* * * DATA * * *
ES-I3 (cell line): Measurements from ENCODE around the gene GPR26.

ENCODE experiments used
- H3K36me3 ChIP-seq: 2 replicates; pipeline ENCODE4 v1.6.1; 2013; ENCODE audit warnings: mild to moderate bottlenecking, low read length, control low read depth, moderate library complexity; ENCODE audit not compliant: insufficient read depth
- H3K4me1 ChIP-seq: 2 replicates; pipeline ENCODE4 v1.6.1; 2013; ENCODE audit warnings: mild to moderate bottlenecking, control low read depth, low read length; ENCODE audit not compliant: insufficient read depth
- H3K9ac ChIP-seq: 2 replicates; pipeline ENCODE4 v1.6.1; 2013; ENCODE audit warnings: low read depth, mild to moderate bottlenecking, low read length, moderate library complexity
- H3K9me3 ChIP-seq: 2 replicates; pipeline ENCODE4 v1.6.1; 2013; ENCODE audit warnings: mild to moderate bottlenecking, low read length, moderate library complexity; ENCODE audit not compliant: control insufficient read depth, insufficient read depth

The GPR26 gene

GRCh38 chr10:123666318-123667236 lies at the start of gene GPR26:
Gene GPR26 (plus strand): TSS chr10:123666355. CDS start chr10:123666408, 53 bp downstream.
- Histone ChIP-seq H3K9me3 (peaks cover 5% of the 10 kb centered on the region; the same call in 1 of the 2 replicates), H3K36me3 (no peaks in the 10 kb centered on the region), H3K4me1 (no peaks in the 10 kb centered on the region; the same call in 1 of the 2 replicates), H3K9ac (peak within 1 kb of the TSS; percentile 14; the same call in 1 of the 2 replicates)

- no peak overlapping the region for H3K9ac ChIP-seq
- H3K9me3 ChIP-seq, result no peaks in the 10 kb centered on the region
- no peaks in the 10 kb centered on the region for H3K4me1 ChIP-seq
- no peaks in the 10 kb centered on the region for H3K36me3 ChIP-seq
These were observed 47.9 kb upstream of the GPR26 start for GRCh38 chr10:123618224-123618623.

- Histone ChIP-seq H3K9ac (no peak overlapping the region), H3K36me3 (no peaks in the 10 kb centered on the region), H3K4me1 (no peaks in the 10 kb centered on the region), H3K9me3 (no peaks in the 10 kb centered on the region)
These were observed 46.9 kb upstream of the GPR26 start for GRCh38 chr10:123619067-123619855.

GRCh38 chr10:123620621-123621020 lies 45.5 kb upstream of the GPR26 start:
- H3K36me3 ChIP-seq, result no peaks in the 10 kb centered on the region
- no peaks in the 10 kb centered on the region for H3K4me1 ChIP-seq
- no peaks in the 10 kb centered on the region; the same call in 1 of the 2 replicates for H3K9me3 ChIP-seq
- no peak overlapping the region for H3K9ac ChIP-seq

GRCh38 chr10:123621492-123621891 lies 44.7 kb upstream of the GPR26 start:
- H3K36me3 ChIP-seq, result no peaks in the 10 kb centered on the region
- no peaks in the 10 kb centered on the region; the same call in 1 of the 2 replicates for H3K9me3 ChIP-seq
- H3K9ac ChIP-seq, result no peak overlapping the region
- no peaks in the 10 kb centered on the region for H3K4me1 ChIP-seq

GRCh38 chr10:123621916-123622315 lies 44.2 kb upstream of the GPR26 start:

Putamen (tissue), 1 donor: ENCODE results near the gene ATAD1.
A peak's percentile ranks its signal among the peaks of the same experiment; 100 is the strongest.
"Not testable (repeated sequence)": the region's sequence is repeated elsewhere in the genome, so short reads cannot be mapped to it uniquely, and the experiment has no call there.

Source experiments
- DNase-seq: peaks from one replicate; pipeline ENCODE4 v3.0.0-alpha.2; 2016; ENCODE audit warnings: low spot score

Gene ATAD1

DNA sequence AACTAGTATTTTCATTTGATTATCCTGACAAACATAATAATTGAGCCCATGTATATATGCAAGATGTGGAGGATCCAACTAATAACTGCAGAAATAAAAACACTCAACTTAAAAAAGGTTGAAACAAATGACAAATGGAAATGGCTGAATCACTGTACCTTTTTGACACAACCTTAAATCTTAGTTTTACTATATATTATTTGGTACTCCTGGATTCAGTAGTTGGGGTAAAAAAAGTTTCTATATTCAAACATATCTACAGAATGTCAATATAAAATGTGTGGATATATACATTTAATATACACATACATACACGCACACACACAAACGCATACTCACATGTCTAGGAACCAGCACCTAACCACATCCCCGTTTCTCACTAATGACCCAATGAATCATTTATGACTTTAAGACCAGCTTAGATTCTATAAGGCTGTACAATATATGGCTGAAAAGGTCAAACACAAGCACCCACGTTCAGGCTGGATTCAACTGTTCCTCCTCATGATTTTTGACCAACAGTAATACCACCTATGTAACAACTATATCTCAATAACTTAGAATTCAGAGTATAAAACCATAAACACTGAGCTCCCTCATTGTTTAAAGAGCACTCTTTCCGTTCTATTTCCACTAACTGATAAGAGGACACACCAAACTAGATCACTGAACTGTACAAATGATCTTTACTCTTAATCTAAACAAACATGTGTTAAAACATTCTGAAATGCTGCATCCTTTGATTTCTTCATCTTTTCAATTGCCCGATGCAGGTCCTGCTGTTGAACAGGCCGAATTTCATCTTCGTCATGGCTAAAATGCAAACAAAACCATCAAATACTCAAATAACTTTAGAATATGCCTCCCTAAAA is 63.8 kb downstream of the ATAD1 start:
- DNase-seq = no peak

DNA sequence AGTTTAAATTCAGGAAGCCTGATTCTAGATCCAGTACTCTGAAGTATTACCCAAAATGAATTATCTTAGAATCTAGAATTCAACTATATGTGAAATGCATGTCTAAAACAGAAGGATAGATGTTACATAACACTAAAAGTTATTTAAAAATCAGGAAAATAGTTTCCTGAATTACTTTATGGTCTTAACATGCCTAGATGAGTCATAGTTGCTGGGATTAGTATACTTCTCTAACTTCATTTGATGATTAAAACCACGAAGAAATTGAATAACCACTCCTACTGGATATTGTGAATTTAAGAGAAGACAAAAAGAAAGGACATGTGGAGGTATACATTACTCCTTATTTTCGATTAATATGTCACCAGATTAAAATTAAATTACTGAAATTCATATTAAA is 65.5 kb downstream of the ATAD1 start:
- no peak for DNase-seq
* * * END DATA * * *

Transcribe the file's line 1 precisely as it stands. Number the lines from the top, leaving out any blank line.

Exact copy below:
ES-I3 (cell line): Measurements from ENCODE around the gene GPR26.